Valve is continuing to improve upon the design of the ‘Lighthouse’ Base Stations, the laser-beacons that form a crucial part of the SteamVR Tracking system. Future iterations are expected to become dramatically simplified, reducing size, noise, and perhaps most importantly, cost.
VR is awesome, but it’s still expensive. Until costs come down significantly, the sort of experience you can get from the HTC Vive isn’t likely to see mainstream consumer usage on the scale of the smartphone. But, just like the smartphone, it’s likely that we’ll see significant reductions in price as the market and the devices mature.
One step toward getting there is making the tracking technology less expensive. Valve’s SteamVR Tracking (AKA Lighthouse), which is employed by the HTC Vive, relies on a pair of laser-beacons called Base Stations. Each Base Station houses motors, lasers, LEDs, and an array of electronics to control it all. Judging by the $134 cost of a replacement Base Station on the Vive’s accessory page, the component may be the single most expensive part of the Vive system beyond the headset—and you need two of them.
So it makes sense that Valve is focusing a lot of attention on continuing to hone the Base Station design into something that’s more simple and affordable. At Steam Dev Days last month, the company showed a glimpse into the future of the Base Station, including a design insight that could dramatically reduce the cost.
Each current Base Station uses two motors to sweep laser lines across the tracked space; one line sweeps along the X axis and the other line sweeps along the Y axis, allowing independent tracking of each direction. Each motor also needs its own laser diode, optics, motor controller, wheel assembly, etc.
But, as Valve Engineer Ben Jackson pointed out at Steam Dev Days last month, it’s actually possible to get X and Y axis information from a single spinning motor. The key insight is generating a ‘V’ shaped pattern with two lines from the same motor, instead of one axial line per motor.
And that of course means that one of the motors, and all the components it’s reliant on, can be removed from the Base Station. As Jackson put it, “What better way to make [the Base Station] lighter, quieter, cheaper, and more power efficient, than to chop out half the parts?”
Reid Wender of Triad Semiconductor, who has been working with Valve on SteamVR Tracking since 2014, says he expects the system will see “rapid cost reductions” due to changes like this.
Chopping out half the parts will definitely have a dramatic impact on component and manufacturing costs, but Wender points out that a more simple system, with a single motor instead of two, is easier to calibrate and also likely to be more reliable, which could further reduce support costs.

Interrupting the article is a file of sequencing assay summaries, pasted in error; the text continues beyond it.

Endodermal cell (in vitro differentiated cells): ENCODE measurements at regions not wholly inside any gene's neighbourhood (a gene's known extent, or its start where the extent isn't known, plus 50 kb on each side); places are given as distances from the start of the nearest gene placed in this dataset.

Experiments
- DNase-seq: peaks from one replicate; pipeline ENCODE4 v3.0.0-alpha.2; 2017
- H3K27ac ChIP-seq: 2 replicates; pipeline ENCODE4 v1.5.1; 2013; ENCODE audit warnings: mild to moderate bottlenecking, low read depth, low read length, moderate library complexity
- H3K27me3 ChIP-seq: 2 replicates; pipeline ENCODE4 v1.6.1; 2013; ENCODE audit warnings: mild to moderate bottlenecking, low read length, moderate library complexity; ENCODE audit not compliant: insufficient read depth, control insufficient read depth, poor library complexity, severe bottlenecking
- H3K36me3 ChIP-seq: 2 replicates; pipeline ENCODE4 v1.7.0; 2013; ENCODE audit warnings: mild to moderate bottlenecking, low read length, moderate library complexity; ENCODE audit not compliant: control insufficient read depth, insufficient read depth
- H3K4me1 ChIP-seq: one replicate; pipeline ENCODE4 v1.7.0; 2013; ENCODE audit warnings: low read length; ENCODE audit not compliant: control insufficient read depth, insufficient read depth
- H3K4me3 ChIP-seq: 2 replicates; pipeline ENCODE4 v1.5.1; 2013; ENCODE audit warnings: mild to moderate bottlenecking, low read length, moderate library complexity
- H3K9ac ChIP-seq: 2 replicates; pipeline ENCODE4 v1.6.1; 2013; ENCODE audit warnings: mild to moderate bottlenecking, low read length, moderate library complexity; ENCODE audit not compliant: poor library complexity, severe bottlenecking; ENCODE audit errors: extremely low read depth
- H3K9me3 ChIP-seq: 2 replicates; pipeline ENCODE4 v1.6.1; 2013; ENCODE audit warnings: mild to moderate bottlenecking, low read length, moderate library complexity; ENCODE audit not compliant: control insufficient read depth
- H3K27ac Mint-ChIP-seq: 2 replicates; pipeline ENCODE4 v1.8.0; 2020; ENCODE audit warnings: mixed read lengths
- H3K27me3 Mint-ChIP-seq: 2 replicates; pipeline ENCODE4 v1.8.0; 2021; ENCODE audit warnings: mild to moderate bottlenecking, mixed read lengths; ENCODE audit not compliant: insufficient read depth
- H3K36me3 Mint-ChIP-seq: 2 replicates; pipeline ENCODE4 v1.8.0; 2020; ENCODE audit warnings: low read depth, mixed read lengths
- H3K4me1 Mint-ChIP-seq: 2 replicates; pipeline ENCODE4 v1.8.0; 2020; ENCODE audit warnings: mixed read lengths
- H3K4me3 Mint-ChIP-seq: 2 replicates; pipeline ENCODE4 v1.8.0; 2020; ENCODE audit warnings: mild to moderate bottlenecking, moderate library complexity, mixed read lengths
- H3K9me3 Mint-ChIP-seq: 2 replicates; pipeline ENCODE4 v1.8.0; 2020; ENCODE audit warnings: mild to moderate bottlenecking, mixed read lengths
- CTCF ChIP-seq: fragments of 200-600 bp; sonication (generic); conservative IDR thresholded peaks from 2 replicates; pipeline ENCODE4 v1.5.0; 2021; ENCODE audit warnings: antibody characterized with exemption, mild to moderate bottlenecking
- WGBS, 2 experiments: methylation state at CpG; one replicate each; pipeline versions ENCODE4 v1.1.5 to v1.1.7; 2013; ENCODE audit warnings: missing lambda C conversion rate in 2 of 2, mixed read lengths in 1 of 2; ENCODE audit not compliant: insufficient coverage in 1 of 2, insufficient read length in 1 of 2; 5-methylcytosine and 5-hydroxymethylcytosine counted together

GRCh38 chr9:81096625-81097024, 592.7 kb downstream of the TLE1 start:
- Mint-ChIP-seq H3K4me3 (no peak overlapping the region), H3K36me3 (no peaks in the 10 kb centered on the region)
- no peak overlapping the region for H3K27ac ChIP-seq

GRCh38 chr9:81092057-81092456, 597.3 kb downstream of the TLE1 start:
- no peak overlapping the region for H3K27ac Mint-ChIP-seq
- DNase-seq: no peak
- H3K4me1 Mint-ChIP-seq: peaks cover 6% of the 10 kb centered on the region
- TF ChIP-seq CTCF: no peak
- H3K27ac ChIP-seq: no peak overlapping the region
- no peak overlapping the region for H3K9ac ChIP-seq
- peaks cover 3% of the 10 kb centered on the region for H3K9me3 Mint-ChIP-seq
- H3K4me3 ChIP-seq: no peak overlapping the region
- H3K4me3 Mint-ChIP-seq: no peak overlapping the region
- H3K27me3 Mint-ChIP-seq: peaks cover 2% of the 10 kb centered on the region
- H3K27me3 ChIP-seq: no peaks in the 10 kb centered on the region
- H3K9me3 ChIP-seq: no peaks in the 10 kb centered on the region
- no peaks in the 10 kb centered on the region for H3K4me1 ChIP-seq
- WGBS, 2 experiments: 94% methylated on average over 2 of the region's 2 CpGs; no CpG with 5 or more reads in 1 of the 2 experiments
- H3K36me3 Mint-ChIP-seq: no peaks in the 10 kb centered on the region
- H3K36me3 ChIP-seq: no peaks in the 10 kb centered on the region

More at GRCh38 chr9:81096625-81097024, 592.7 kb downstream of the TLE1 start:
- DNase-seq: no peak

In the same presentation at Steam Dev Days, Jackson also highlighted the new custom made SteamVR Tracking chip that Triad is producing for Valve, another cost-saving move that could even increase the system’s tracking performance.
So what might costs look like with these improvements taken into account? Let’s rough out some guesses with a little back-of-the-envelop reasoning:
The current cost of the HTC Vive is $800, and it includes the headset, two Base Stations, and two controllers (I’ve tossed out a few of the smaller pieces like the Link Box for the sake of this guestimate). Just going by known prices on the Vive’s accessories page (which are almost certainly more than the out-of-the-box cost), the Base Stations contribute $270 and the controllers $260, leaving $320 for the headset itself (again, that’s probably far off, but we’re more interested in the relative figures. Halving the cost of the Base Stations would bring their contribution down to $135, reducing the entire package to $665, about 17% less than the current price.
Once more, this is a very imprecise guess, but the point remains that, if the Base Station is the biggest cost to the system aside from the headset (which stands to reason from the present cost on the Vive accessories page), smarter Base Station design could make a big dent in the overall cost of the system, and that’s before considering any other improvements like Triad’s new SteamVR Tracking chip, and more optimizations that are surely in the works.
A big question arises however: Would Valve and HTC put new, cheaper base stations into the existing Vive package, or wait until the launch of an entirely new headset? For now, only time will tell.